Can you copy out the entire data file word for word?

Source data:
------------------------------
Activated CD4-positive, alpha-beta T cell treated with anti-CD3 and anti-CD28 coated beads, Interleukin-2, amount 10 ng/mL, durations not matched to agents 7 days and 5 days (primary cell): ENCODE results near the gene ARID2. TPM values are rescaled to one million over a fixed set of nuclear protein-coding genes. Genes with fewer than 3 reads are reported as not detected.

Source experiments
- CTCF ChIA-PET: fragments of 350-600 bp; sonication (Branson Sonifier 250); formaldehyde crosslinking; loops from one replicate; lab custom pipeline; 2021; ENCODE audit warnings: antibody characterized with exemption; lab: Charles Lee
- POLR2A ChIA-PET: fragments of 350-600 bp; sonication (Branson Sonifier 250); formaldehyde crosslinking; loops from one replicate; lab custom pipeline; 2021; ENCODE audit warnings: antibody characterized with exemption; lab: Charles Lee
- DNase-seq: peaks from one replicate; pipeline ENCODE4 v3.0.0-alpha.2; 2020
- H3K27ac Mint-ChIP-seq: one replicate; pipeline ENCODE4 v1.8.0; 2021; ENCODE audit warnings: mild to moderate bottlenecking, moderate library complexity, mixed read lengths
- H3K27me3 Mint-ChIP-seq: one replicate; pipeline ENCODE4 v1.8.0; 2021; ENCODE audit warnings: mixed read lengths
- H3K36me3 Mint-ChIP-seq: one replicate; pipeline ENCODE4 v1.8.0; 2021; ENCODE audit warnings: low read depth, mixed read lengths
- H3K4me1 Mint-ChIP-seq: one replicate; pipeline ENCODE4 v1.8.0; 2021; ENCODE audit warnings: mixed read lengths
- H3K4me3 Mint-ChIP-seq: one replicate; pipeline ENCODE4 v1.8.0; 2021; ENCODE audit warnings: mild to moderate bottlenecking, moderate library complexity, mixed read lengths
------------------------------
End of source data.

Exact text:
Activated CD4-positive, alpha-beta T cell treated with anti-CD3 and anti-CD28 coated beads, Interleukin-2, amount 10 ng/mL, durations not matched to agents 7 days and 5 days (primary cell): ENCODE results near the gene ARID2. TPM values are rescaled to one million over a fixed set of nuclear protein-coding genes. Genes with fewer than 3 reads are reported as not detected.

Source experiments
- CTCF ChIA-PET: fragments of 350-600 bp; sonication (Branson Sonifier 250); formaldehyde crosslinking; loops from one replicate; lab custom pipeline; 2021; ENCODE audit warnings: antibody characterized with exemption; lab: Charles Lee
- POLR2A ChIA-PET: fragments of 350-600 bp; sonication (Branson Sonifier 250); formaldehyde crosslinking; loops from one replicate; lab custom pipeline; 2021; ENCODE audit warnings: antibody characterized with exemption; lab: Charles Lee
- DNase-seq: peaks from one replicate; pipeline ENCODE4 v3.0.0-alpha.2; 2020
- H3K27ac Mint-ChIP-seq: one replicate; pipeline ENCODE4 v1.8.0; 2021; ENCODE audit warnings: mild to moderate bottlenecking, moderate library complexity, mixed read lengths
- H3K27me3 Mint-ChIP-seq: one replicate; pipeline ENCODE4 v1.8.0; 2021; ENCODE audit warnings: mixed read lengths
- H3K36me3 Mint-ChIP-seq: one replicate; pipeline ENCODE4 v1.8.0; 2021; ENCODE audit warnings: low read depth, mixed read lengths
- H3K4me1 Mint-ChIP-seq: one replicate; pipeline ENCODE4 v1.8.0; 2021; ENCODE audit warnings: mixed read lengths
- H3K4me3 Mint-ChIP-seq: one replicate; pipeline ENCODE4 v1.8.0; 2021; ENCODE audit warnings: mild to moderate bottlenecking, moderate library complexity, mixed read lengths